Dockless scooters and bike-share systems are having a mixed week, with scooters launching in multiple new markets but companies poised to pull out of others, citing unnecessary regulations that cause hassles for riders.
In Indianapolis, the City-County Council’s public works committee is scheduled to vote Thursday night on regulations that would cover permitting and fee structures for operators, accountability and “where they’re allowed to park these things,” council vice president Zach Adamson told the Indianapolis Business Journal. If the regulations pass, they must also pass the full council.
Adamson also told the IBJ that the new regulations won’t change current laws that prohibit scooters from being ridden on sidewalks.
The proposed regs are a compromise; council president Vop Osili had initially proposed banning all dockless vehicles, but now says he is willing to try a “pilot phase to see how these roll.”
Elsewhere in the Midwest, dockless scooters have landed in Milwaukee, with Bird dropping off about 60 scooters in one neighborhood, Urban Milwaukee reports. The outlet also reports that Lime is in discussions with the city to launch.
Meanwhile, in Dallas, a months-long debate about dockless bike-share programs — which turned controversial as residents complained about the tens of thousands of bicycles, neighborhoods banned the bikes outright and businesses started calling them “road kill” — came to an end Wednesday as the city council approved an ordinance regulating the bikes and paving the way for electric scooters. CBS News reports that firms will now have to pay the city $21 per vehicle per year. The ordinance also states that a bike cannot sit in a residential neighborhood for more than two days without being moved, and cannot be parked on sidewalks narrower than eight feet.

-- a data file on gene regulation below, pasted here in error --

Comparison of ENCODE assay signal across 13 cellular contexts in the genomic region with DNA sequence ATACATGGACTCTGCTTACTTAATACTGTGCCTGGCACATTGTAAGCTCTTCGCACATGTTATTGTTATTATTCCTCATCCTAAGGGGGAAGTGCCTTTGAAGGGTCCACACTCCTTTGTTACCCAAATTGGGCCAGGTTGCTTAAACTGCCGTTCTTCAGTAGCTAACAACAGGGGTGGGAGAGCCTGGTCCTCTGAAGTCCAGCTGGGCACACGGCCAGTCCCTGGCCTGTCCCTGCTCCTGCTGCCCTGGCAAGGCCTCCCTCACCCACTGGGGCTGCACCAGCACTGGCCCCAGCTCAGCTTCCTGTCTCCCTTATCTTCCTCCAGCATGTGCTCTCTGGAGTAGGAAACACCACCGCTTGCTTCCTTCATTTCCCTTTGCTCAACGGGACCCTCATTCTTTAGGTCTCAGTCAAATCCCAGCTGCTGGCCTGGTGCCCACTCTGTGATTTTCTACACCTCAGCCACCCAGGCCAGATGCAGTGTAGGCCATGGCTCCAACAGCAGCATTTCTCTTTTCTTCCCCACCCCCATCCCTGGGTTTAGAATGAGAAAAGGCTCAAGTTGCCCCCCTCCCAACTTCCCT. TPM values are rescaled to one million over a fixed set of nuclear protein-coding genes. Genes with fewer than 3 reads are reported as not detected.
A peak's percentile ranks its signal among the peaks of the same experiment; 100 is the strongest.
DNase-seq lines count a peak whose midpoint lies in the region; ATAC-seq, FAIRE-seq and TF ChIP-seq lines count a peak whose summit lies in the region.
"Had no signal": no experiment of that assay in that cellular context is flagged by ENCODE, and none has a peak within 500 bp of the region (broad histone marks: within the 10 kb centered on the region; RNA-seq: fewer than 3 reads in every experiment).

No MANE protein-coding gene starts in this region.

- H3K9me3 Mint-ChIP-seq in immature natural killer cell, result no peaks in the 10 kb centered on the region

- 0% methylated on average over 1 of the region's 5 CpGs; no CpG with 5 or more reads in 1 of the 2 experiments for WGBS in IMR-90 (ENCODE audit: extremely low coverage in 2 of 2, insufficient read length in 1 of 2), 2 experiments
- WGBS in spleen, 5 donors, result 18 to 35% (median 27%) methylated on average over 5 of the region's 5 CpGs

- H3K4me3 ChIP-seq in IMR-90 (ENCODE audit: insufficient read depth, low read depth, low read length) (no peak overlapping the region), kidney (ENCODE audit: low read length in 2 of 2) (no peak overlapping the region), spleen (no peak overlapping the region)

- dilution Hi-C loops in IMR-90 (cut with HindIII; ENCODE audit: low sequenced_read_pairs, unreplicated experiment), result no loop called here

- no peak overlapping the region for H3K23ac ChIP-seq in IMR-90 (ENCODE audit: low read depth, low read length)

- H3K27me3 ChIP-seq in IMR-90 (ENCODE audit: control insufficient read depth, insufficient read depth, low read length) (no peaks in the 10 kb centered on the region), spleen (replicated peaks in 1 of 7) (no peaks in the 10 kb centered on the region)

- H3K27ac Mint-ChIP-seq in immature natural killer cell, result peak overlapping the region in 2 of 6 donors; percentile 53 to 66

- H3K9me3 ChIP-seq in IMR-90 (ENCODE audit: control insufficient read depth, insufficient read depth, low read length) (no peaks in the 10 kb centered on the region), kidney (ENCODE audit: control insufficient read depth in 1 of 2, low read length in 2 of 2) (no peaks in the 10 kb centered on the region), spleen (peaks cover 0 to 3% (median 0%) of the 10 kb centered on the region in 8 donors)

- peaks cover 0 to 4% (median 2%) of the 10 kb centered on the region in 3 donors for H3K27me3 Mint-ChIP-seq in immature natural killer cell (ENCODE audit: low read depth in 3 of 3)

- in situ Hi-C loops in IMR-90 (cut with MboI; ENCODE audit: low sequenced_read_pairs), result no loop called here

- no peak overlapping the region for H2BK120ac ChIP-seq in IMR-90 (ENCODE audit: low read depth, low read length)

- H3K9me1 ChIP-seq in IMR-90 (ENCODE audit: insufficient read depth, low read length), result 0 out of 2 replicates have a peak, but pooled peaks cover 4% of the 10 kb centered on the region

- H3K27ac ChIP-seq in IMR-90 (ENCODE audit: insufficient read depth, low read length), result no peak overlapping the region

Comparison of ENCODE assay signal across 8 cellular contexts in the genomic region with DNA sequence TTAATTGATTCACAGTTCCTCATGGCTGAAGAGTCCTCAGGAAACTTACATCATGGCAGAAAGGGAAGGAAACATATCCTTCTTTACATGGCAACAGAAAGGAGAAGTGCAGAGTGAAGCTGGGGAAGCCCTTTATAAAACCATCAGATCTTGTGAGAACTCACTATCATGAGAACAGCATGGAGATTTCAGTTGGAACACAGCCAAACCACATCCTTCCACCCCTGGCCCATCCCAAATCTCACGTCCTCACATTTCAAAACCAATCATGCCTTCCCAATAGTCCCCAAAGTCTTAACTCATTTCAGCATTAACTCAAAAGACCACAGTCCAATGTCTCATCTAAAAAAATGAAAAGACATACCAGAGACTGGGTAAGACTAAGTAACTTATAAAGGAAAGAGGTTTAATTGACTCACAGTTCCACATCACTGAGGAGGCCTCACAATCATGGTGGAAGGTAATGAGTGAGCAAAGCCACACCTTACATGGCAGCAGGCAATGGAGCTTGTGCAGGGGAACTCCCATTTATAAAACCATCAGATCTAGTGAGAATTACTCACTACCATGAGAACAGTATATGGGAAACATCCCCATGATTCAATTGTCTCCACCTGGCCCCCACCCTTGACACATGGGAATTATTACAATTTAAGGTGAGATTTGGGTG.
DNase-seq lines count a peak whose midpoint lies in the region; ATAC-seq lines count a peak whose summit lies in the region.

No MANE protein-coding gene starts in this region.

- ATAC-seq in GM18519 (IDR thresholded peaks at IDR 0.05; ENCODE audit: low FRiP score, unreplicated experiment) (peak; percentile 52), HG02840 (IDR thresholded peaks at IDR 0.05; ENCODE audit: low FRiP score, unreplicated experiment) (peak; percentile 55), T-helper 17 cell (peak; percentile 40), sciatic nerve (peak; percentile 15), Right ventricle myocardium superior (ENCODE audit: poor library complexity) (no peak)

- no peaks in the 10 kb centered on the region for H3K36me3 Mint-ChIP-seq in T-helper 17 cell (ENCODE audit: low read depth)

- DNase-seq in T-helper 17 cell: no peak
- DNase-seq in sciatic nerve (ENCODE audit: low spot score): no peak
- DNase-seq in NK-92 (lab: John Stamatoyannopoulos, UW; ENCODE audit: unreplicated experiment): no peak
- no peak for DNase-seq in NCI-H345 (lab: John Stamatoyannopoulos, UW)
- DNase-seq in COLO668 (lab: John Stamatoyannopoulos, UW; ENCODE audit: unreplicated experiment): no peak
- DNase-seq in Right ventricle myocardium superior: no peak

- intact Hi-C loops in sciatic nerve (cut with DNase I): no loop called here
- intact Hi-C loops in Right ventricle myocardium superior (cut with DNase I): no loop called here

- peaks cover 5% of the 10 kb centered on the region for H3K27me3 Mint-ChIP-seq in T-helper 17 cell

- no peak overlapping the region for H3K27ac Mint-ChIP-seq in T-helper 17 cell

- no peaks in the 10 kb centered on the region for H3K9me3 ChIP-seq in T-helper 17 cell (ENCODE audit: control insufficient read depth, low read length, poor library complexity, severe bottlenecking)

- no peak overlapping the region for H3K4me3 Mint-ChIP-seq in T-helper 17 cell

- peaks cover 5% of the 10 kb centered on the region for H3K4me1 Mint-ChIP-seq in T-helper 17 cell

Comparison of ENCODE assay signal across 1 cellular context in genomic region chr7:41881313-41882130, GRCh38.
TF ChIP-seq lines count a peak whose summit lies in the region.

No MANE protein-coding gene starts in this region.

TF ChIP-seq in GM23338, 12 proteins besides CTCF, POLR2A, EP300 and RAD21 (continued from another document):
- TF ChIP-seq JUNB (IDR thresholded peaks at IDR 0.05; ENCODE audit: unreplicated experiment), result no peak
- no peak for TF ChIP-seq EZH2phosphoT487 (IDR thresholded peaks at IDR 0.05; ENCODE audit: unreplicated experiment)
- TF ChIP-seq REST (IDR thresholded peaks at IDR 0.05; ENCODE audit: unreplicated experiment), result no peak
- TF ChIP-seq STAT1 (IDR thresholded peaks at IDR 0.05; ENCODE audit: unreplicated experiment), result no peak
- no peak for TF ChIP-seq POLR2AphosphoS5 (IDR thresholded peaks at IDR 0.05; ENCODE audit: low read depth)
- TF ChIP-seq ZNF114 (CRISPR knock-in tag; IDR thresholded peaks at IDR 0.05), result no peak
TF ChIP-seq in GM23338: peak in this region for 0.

Dallas residents had phoned in 3,200 complaints about the bikes since they landed in the city last September, CBS says.
And finally, in Chicago, dockless bike-share companies are warning that the city’s “lock-to” requirement will cause them to pull out of the city, the Chicago Tribune reported. Under regulations adopted in April, as Next City reported earlier this year, all bikes in an operator’s fleet must be able to be locked to something, rather than using the wheel-lock system favored by operators like ofo and Lime.
Calling it an “unnecessary hassle” for riders, the companies are asking the city to eliminate that requirement entirely, the Tribune said. Gabriel Scheer, director of strategic development for Lime, told the Tribune that Lime isn’t going to modify its bikes to comply with the rule. Besides, in the neighborhood where the bikes are being piloted, there aren’t enough bike racks to go around, he said.
No other city has a lock-to requirement, they say, although Massachusetts-based Zagster, which operates a dockless bike-share system called Pace, welcomes the rule, as its bikes come with built-in locks. “We really think locking to something is a policy that should be pushed forward by cities,” Dave Reed, Chicago market manager for Zagster, told the Tribune in May.
If the requirement isn’t lifted, both ofo and Lime could leave Chicago as soon as Sunday.
“We really don’t want to leave Chicago,” Scheer said. “Our goal is to work with the city to see how we can all be happy with the situation.”
Rachel Kaufman is a journalist covering transportation, sustainability, science and tech. Her writing has appeared in Inc., National Geographic News, Scientific American and more.